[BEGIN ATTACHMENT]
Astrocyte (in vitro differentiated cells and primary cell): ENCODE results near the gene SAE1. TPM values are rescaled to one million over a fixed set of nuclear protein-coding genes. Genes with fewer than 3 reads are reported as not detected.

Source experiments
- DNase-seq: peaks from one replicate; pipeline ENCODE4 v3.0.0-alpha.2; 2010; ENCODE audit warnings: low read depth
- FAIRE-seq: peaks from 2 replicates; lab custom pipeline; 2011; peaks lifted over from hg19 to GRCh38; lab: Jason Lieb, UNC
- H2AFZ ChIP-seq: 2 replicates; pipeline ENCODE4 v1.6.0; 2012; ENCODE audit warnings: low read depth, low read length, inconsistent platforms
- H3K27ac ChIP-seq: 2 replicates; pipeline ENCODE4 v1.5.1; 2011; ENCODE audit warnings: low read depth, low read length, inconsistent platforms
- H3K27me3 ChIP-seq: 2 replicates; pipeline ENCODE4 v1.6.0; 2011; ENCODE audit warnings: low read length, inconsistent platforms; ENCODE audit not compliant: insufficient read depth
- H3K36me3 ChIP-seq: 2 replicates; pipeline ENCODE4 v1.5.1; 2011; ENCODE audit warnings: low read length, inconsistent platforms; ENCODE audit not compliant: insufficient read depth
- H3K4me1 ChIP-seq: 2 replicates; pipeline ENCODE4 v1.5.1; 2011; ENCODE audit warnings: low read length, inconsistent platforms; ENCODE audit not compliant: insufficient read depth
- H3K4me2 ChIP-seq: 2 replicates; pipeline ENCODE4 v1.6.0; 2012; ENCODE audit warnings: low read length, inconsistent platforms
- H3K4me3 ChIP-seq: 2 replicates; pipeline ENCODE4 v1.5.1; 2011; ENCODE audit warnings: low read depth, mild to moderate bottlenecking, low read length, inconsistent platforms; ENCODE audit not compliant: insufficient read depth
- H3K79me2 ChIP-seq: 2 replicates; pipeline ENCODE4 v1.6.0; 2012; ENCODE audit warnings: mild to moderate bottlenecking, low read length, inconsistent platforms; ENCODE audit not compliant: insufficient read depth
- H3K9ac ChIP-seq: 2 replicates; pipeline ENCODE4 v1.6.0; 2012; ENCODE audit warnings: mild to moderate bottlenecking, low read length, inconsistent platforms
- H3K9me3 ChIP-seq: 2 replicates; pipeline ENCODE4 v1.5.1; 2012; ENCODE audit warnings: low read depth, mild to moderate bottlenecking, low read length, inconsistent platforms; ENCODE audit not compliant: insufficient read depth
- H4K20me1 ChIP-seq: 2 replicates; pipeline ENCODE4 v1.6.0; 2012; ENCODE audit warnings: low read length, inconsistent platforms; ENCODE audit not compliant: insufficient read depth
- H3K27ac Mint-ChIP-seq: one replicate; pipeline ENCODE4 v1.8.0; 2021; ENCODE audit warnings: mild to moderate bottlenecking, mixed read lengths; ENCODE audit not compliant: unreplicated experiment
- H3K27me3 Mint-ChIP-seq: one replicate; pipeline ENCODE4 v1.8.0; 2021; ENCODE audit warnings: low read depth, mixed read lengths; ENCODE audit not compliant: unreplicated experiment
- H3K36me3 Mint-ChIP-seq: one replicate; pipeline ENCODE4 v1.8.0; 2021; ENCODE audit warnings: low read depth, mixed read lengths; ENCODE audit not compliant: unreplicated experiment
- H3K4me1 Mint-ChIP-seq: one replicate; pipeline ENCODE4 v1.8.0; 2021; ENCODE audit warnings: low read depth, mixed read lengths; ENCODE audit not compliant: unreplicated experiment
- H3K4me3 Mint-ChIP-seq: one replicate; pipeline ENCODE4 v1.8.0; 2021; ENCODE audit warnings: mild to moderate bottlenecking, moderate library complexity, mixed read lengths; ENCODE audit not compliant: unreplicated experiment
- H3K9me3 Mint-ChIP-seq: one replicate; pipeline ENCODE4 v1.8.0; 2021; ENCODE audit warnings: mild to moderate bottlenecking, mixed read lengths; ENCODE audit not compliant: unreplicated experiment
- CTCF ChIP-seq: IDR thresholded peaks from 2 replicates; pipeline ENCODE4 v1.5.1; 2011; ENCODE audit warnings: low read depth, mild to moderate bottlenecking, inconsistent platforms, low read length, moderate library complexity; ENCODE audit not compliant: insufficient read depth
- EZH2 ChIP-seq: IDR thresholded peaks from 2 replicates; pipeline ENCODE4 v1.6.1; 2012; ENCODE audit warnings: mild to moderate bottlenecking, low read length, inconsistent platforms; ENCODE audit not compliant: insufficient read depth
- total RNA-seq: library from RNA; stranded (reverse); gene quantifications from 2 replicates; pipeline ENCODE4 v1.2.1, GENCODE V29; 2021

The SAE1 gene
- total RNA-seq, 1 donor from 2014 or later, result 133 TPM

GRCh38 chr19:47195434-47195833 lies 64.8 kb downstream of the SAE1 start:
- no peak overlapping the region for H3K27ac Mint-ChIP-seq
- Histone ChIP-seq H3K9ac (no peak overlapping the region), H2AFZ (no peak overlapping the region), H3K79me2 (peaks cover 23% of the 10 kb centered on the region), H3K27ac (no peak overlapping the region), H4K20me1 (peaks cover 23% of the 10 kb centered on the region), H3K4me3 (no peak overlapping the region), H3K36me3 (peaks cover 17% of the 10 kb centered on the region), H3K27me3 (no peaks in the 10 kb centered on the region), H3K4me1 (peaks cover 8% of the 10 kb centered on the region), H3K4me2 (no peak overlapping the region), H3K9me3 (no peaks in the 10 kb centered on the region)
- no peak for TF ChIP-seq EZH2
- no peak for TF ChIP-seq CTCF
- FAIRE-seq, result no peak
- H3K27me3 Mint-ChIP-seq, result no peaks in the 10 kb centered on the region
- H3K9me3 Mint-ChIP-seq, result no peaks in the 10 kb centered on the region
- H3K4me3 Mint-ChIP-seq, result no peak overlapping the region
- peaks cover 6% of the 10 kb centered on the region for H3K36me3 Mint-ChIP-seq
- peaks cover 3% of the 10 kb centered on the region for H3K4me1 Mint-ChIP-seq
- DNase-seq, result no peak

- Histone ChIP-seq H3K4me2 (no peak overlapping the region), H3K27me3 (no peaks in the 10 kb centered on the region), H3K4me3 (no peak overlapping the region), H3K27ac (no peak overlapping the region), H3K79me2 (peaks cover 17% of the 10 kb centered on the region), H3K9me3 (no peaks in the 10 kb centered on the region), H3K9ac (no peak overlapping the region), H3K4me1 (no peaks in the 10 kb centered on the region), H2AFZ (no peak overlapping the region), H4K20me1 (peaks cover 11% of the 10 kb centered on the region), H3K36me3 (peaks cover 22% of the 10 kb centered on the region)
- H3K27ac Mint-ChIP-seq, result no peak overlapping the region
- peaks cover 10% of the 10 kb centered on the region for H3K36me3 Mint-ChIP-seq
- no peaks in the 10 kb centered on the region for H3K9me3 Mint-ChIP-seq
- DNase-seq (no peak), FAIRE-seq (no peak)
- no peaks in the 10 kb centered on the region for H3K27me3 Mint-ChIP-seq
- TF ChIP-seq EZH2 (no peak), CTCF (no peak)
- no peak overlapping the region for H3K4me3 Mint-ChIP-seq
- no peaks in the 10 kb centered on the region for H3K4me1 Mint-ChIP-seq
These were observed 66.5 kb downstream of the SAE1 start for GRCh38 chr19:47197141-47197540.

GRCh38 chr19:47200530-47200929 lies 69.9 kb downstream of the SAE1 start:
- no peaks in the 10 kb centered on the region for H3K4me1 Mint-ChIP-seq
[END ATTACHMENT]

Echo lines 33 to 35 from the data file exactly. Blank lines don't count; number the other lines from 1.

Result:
- H3K27me3 Mint-ChIP-seq, result no peaks in the 10 kb centered on the region
- H3K9me3 Mint-ChIP-seq, result no peaks in the 10 kb centered on the region
- H3K4me3 Mint-ChIP-seq, result no peak overlapping the region